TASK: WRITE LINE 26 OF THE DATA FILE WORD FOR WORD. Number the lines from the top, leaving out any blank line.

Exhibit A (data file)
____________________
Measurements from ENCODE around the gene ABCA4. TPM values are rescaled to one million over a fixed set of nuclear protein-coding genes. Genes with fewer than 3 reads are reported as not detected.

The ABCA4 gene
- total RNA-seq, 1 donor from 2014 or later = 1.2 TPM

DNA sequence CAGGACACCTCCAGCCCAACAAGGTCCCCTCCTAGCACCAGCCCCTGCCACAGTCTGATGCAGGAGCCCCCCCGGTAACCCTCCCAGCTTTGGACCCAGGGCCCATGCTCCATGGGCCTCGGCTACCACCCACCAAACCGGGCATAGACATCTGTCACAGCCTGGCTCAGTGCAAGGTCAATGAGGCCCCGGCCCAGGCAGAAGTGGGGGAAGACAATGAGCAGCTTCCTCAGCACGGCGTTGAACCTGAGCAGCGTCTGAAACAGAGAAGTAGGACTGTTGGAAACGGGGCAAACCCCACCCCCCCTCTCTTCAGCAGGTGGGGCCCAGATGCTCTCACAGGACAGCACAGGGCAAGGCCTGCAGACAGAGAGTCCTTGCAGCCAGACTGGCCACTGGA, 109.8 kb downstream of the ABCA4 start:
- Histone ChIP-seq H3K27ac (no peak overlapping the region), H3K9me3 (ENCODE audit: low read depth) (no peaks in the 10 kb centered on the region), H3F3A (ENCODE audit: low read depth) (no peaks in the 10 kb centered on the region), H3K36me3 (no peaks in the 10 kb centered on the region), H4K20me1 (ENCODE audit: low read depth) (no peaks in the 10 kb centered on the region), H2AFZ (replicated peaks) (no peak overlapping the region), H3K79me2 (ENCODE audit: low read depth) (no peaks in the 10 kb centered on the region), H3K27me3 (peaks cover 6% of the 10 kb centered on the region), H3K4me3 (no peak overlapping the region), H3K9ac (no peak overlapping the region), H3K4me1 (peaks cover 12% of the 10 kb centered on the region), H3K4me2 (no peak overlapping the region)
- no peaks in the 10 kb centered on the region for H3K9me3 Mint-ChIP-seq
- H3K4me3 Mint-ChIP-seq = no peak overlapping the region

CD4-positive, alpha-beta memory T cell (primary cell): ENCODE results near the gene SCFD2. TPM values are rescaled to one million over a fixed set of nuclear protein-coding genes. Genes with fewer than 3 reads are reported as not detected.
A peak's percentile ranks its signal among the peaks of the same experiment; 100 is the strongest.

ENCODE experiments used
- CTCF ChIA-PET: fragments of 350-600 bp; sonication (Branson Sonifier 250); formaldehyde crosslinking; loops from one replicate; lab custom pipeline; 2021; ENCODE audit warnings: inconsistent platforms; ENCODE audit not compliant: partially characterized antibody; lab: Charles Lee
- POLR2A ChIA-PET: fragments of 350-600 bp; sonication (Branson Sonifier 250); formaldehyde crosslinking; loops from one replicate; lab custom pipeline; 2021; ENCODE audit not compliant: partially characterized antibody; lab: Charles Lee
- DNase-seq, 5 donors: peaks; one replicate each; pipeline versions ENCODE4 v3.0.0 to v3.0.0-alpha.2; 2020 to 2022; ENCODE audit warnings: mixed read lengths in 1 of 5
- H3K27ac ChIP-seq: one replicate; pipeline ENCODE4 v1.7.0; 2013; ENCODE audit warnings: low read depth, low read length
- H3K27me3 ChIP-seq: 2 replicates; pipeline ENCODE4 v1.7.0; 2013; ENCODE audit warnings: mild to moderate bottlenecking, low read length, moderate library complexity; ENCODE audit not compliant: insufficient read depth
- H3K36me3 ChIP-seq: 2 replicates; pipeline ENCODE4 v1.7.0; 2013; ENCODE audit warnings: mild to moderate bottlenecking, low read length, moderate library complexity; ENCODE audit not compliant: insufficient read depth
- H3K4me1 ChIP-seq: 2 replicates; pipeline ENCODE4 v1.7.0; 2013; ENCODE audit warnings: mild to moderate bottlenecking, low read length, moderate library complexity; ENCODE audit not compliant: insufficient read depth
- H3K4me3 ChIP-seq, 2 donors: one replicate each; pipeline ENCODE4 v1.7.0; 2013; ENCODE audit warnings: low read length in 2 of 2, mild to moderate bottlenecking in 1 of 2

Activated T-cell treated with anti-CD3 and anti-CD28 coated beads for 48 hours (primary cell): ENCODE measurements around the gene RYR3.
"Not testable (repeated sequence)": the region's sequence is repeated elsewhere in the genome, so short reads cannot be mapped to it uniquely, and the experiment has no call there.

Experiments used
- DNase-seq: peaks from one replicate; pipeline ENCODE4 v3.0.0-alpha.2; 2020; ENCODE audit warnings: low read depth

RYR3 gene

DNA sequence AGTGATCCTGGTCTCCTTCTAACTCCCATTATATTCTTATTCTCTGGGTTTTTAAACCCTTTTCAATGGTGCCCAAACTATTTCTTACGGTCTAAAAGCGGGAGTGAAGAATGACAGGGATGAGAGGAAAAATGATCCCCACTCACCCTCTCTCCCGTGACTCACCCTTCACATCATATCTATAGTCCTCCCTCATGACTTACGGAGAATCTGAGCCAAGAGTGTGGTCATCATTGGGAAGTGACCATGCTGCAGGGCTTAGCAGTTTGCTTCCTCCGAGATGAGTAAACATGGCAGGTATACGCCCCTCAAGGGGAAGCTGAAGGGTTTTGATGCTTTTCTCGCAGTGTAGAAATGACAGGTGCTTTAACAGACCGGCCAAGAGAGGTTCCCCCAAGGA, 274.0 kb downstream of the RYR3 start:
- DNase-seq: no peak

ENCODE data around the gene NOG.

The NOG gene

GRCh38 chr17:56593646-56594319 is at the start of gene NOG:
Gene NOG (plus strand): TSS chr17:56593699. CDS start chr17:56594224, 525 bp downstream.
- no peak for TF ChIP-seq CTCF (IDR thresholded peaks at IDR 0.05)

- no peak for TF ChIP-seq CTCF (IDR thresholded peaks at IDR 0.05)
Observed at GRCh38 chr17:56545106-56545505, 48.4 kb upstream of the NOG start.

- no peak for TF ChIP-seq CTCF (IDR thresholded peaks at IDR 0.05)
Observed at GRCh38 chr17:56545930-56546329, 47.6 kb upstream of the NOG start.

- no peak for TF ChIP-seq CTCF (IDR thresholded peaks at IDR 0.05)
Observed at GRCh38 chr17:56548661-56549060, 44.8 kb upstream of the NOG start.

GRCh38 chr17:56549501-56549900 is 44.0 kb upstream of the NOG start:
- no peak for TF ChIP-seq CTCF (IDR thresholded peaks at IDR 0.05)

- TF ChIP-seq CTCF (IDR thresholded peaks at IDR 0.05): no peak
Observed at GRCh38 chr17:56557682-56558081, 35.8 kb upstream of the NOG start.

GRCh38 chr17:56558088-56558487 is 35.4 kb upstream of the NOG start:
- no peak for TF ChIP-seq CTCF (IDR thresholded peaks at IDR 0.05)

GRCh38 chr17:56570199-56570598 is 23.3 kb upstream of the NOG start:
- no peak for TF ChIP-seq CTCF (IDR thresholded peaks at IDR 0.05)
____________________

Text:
ENCODE data around the gene NOG.